"They Had Money to Spend..." -- When did Major League Baseball become Brewster's Millions? Just because a team has $10 million in its pocket -- and can't lure any offensive upgrades to Oakland -- doesn't mean it should spend for the sake of spending. I said it in January and I'll say it again: the A's didn't need Sheets. And, Slusser's contention that there's no other aspect of the team that's suffering due to the money allocated to the Sheets contract is indefensible. The A's are next-to-last in the AL with 66 home runs in 2010. They're third from the bottom in SLG and scored the fourth fewest runs. Why didn't the A's go to Spring Training with the components of the promising 2009 rotation? Then, they could use March to assess other team's offensive options while determining how much of this $10 million slush fund they could use for the 2010 salary of an upgrade at the plate.
"It's Their Budget..." -- And, these aren't the Yankees. Some teams can sign Carl Pavano to a 4-year, $39 million contract without wincing when it blows up in their collective faces. While the Ben Sheets signing -- in a vacuum -- isn't necessarily cumbersome on a single season's budget, it follows the A's recent pattern of filling prominent roles with aging or injury-prone players. It's one thing when DH Frank Thomas is signing for barely the league-minimum (and a load of incentive clauses). It's another when SS Orlando Cabrera and 1B Jason Giambi are making something south of $5 million. And, DH Mike Piazza is signed for $8.5 million. By the time we get to Sheets, "budgets" start looking like a tradition of bad deals.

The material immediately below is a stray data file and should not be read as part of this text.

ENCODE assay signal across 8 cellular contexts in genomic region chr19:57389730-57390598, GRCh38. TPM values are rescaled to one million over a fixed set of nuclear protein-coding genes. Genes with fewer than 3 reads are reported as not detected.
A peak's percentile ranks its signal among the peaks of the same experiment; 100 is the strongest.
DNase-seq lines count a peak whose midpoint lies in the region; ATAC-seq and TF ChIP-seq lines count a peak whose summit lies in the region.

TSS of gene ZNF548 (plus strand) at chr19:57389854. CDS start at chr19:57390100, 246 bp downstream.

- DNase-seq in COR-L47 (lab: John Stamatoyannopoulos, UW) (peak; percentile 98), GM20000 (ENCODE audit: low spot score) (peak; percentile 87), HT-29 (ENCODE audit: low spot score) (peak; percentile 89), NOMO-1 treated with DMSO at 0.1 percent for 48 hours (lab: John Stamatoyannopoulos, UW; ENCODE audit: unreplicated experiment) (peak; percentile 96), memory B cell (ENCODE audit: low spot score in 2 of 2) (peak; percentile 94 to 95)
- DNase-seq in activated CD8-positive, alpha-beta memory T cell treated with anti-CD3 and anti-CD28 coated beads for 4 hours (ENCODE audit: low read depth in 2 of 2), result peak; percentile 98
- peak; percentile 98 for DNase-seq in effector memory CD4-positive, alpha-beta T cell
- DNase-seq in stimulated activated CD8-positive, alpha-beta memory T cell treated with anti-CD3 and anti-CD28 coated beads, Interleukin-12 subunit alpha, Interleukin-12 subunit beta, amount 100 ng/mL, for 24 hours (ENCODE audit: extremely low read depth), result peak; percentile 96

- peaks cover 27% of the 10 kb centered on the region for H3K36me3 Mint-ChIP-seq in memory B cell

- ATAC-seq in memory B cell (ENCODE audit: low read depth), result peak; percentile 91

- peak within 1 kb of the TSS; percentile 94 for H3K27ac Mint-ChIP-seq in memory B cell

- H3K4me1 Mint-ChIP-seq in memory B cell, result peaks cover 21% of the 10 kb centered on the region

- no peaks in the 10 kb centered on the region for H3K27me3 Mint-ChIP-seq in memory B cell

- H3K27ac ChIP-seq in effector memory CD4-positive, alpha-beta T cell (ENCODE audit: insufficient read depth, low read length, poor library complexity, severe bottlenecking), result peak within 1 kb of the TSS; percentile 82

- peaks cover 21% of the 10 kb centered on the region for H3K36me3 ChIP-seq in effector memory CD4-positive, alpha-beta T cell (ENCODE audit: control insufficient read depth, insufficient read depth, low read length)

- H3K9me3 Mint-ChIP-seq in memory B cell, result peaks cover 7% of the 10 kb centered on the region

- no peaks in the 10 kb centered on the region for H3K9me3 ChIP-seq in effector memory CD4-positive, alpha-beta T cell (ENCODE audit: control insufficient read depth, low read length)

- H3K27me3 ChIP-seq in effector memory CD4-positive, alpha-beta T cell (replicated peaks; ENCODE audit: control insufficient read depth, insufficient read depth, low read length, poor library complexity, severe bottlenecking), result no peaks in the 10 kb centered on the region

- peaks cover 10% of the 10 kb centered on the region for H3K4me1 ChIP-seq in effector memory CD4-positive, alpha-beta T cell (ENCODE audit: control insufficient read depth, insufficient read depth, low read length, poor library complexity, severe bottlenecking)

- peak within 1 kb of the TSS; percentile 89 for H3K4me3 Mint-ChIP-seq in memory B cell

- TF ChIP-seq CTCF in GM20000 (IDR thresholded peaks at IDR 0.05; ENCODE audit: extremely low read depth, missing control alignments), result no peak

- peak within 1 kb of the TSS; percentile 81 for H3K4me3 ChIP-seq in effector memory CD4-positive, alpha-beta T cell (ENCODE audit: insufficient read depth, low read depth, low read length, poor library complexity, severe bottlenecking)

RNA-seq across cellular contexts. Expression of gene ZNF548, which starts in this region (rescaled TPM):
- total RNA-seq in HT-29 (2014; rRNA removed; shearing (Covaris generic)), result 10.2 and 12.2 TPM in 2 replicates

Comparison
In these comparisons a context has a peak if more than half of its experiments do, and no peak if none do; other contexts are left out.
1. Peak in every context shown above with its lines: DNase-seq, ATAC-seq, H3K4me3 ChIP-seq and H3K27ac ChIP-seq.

"$10M is the Going Rate..." -- This wasn't in Slusser's write-up, but it's something I've heard from a few A's fans. They'll name-drop guys like the Yankees' AJ Burnett or the Red Sox's John Lackey (two recent high-profile, high-dollar free agent signings who've struggled to keep their ERAs under 4.50 this season). You'll never hear these fans mention White Sox SP Freddy Garcia. He's started just 23 games combined from 2007-2009 and he's making 1/10th of Sheets' salary this year (4.74 ERA in 18 starts).
"The A's NEEDED Sheets' Veteran-osity" -- Starting this weekend, the A's starting rotation will be: Brett Anderson, Trevor Cahill, Dallas Braden, Gio Gonzalez and Vin Mazzaro. Now, guess which five starting pitchers led the A's in games started in 2009. Hint: their names are in this blurb.
Just to recap: my Oakland A's signed an injury-prone Ben Sheets to a ridiculously large contract, despite knowing the risks and slightly more than half-way through the season, they're handing their rotation over to the five guys who they should've trusted with the keys to the car in the first place.
That about cover it, Mr. Beane?